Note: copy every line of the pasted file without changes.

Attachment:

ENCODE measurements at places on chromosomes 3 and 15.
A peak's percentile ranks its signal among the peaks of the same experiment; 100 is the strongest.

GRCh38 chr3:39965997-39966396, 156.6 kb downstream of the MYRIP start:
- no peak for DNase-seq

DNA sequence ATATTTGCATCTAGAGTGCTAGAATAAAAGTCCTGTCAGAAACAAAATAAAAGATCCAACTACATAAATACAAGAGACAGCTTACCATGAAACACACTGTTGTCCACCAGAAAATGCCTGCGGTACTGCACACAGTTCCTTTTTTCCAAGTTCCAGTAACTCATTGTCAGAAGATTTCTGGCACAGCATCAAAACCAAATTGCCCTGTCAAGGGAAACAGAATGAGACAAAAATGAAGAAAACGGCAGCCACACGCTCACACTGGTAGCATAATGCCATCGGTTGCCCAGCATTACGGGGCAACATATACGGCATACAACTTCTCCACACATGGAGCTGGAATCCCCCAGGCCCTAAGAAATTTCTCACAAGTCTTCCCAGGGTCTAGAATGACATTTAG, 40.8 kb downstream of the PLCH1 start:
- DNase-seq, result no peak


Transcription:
ENCODE measurements at places on chromosomes 3 and 15.
A peak's percentile ranks its signal among the peaks of the same experiment; 100 is the strongest.

GRCh38 chr3:39965997-39966396, 156.6 kb downstream of the MYRIP start:
- no peak for DNase-seq

DNA sequence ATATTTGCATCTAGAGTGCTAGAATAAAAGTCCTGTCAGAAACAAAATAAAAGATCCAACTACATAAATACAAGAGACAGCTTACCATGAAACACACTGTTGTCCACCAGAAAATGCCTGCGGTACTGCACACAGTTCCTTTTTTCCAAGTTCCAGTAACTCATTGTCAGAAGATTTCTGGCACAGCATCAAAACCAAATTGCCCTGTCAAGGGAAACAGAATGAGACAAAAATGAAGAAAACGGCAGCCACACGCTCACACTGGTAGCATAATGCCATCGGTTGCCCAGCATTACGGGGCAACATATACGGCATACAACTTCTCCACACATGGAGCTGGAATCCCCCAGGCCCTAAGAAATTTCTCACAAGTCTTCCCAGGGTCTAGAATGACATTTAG, 40.8 kb downstream of the PLCH1 start:
- DNase-seq, result no peak